By Chew

Like most people, I’ve lost money in investments. Like some people, I’ve messed up in school and career.

Mistakes make us uncomfortable. Some are held against us. We may be embarrassed or even penalised.

How do we deal with them? Simple. Remember the 3As.

Awareness is realising that something is not going according to plan or is not meeting expectations — ours or others. One simple method of checking this point is applying this concept:

  • Planned-Actual-Variance. This is borrowed from the accountants. The idea is to check for the difference between Planned or Expected against the Actual Outcome. It seems straightforward but isn’t. It assumes there is a plan or target. It is not unusual for many including myself to make decisions without an end in mind (oh, it sounds like a good idea). And when things happen, we have difficulty gauging how bad the situation is.

When we receive negative feedback: be thankful. When we stop receiving them, it is usually a bad sign. It’s like being in the eye of a storm.

Top-down: a supervisor who stops giving feedback is often one who has given up on the individual reporting to her or him.

Bottom-up: when management stops receiving feedback from the ground, they are flying blind.

Acceptance is the next step. I have met many people who believe they lead a blameless life. They are the ones at the kopitiam blaming the politicians, their employer, their colleagues, their family, and whoever else for the problems that they face. They are faultless. They know it all and they have nothing to learn [1]. It’s really quite sad because everything is beyond their control and everyone else is to be blamed. Denial, not the mistake itself, is the biggest mistake in life.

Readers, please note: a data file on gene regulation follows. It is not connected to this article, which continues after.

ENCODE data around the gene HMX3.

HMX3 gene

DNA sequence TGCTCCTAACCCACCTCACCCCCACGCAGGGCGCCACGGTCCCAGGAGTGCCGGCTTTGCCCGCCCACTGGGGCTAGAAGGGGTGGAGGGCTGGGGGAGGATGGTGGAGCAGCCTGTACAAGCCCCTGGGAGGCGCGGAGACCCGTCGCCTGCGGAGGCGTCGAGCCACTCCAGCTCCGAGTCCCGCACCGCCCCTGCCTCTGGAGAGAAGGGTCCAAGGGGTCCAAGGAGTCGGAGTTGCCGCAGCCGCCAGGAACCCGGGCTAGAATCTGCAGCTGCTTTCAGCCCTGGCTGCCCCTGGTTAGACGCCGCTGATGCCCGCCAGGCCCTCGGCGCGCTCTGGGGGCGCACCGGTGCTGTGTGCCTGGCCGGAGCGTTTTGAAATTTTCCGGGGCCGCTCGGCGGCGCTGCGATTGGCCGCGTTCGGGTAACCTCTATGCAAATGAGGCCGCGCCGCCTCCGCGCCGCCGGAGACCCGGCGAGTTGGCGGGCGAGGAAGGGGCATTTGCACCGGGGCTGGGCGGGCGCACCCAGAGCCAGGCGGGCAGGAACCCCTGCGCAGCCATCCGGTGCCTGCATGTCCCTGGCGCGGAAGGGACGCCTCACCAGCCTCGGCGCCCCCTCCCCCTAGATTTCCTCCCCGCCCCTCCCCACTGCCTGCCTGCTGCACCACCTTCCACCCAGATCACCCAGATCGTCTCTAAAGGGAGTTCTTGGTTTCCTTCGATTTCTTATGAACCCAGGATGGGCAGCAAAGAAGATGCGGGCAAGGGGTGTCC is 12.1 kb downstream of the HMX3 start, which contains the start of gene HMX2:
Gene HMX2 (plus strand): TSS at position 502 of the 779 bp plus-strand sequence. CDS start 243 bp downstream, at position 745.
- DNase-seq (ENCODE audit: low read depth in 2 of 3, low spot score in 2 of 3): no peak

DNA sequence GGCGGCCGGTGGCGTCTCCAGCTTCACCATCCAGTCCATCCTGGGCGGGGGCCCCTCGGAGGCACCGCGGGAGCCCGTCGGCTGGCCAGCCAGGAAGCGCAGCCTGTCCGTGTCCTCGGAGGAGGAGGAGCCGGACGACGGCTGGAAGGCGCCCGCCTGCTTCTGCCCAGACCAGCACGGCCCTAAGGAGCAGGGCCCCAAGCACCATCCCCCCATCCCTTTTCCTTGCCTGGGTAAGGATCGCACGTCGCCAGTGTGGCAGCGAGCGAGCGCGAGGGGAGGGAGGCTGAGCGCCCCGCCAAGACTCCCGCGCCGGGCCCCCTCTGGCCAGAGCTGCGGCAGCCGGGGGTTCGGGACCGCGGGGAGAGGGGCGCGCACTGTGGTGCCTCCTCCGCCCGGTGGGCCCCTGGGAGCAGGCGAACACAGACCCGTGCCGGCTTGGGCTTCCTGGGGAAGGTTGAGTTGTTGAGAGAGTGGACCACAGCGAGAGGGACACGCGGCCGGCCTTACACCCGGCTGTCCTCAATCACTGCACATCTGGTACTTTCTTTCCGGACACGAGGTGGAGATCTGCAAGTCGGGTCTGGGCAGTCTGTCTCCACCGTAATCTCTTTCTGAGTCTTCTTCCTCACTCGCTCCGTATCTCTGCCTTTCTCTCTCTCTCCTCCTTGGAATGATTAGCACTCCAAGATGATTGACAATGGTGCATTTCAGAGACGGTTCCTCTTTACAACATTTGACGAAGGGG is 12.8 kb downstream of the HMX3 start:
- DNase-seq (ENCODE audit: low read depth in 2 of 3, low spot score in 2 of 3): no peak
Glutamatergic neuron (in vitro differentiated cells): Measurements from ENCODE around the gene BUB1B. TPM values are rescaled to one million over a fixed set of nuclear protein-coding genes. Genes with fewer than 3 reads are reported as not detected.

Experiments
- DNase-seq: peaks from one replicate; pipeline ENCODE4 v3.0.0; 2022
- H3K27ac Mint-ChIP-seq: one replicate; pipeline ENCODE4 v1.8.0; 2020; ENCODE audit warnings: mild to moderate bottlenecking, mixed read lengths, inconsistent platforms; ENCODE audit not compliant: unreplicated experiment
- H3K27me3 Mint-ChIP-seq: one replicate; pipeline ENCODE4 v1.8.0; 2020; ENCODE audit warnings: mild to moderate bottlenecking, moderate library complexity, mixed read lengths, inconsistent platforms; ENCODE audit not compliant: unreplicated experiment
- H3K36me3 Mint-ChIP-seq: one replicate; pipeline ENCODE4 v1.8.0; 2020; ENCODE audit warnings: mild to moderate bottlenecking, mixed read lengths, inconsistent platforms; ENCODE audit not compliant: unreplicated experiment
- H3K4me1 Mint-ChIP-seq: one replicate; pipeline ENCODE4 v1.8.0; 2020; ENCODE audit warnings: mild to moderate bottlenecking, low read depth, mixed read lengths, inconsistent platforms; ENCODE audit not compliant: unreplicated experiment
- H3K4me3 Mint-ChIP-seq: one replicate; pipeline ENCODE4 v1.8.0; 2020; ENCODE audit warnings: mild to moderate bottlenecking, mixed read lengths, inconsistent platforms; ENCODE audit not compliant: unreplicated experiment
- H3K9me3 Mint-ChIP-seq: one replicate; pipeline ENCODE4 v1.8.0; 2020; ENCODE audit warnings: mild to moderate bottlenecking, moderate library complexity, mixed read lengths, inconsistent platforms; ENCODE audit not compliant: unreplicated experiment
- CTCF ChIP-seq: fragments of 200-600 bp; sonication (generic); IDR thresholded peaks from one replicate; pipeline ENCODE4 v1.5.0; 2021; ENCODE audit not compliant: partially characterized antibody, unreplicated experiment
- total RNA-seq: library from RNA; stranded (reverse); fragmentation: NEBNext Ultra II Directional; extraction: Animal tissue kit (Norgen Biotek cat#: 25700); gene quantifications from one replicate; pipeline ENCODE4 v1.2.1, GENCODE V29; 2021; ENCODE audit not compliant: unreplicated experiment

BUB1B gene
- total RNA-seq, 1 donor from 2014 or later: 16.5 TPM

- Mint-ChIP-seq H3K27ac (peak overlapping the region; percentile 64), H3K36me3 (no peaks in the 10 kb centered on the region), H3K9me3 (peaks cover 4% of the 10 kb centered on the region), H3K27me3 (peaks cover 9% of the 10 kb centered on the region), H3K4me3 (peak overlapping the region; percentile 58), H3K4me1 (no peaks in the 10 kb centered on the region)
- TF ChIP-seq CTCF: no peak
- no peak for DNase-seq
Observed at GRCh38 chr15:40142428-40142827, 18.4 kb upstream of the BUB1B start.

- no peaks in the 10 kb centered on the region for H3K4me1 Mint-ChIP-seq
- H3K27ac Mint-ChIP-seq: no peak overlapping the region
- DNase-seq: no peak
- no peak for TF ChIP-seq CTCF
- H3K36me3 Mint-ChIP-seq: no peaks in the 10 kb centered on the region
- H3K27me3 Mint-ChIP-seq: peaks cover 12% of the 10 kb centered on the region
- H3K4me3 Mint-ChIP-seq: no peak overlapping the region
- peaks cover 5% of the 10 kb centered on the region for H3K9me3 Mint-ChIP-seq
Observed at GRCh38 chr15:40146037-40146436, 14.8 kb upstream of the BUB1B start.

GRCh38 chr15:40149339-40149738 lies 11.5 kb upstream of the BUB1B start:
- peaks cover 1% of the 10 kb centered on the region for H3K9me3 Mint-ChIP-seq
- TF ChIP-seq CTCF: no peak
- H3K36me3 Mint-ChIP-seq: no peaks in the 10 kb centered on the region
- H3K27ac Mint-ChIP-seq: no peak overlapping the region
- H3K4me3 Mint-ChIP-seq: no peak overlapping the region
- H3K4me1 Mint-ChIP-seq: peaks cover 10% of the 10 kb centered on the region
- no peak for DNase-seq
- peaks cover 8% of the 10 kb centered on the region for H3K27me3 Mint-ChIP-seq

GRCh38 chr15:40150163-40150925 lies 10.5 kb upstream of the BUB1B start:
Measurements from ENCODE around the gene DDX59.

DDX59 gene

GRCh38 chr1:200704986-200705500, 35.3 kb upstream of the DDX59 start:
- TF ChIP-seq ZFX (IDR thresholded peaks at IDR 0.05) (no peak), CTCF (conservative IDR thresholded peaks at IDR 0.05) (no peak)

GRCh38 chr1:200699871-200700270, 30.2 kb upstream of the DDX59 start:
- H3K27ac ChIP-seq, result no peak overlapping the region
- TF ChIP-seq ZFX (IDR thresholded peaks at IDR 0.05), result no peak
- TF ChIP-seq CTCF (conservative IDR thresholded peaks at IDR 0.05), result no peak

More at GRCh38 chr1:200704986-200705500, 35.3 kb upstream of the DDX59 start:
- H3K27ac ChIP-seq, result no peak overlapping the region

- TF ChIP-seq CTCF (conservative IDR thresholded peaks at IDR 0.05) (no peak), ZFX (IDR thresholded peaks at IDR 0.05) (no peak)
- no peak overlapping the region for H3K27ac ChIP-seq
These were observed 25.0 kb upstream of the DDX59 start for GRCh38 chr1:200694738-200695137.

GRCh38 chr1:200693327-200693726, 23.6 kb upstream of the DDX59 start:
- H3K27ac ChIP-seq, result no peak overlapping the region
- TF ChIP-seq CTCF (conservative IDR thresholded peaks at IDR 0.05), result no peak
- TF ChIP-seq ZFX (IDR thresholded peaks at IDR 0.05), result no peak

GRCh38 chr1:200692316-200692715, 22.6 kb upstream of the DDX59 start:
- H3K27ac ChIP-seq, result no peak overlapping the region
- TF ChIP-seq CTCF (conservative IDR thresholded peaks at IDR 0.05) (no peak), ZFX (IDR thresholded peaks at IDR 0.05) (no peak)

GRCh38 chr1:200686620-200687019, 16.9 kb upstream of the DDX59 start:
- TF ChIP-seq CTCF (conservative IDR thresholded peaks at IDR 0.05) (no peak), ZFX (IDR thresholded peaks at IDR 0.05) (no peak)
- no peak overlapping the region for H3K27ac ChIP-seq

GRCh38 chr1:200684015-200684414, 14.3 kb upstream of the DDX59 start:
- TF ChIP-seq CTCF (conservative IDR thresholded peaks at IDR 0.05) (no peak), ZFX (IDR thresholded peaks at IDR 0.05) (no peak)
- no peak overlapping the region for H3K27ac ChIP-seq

The only way for them to break the vicious circle is to gain awareness and (partial to full) acceptance of having screwed up. These factors are critical to our success.

Denial, not the mistake itself, is the biggest mistake…

Taking Action is two-fold.

  • Act to remedy. Assuming performance falls short of expectations, let’s go on to repair the damage. Address the issues raised by an unhappy customer or revise for a second attempt at a test. These are usually short-term acts.
  • Act to change. When things don’t go according to plan, look to minimise or prevent similar events in the future. To reduce the number of unhappy customers, we may have to review and improve customer experience (CX). To do better at tests, we may have to review and experiment with learning from video and learning from notes [2]. Change is usually for the longer term.

With experience, executives are learning to enact change in tandem, rather than sequentially. In some cases, this is reversed. Returning to the unhappy customer — what if we responded to her or him by saying we recognise our shortcoming, we have reviewed and improved our CX, and would like to make good on the episode of unhappiness.

There are many helpful concepts one can apply apart from the 3As. Two are:

While the focus here is on mistakes, we would also benefit from knowing that in the awareness stage, when we have put up a good performance. It is beneficial to know how we may repeat the what we’ve done right, same and do it better in future. 

Finally, we need to be mindful of how we communicate about mistakes, especially between colleagues. We have all made mistakes in how we communicate about mistakes. We’ll have to do better.

Mistakes aren’t usually music to our ears but they can be. Listen to the Biggest Mistake by the Rolling Stones.

Let’s get the new week rolling. Have a good one!


[1] “The more I learn, the more I realise how much I don’t know.” – (possibly adapted from) Albert Einstein.

[2] This is an insight from our team after taking Hubspot’s Inbound Certified.

[3] The Singapore military has an expanded view of this discussed in the article “Learning In The SAF’S Context” by Ramanathan, K. (2014).

This article was first published on LinkedIn.

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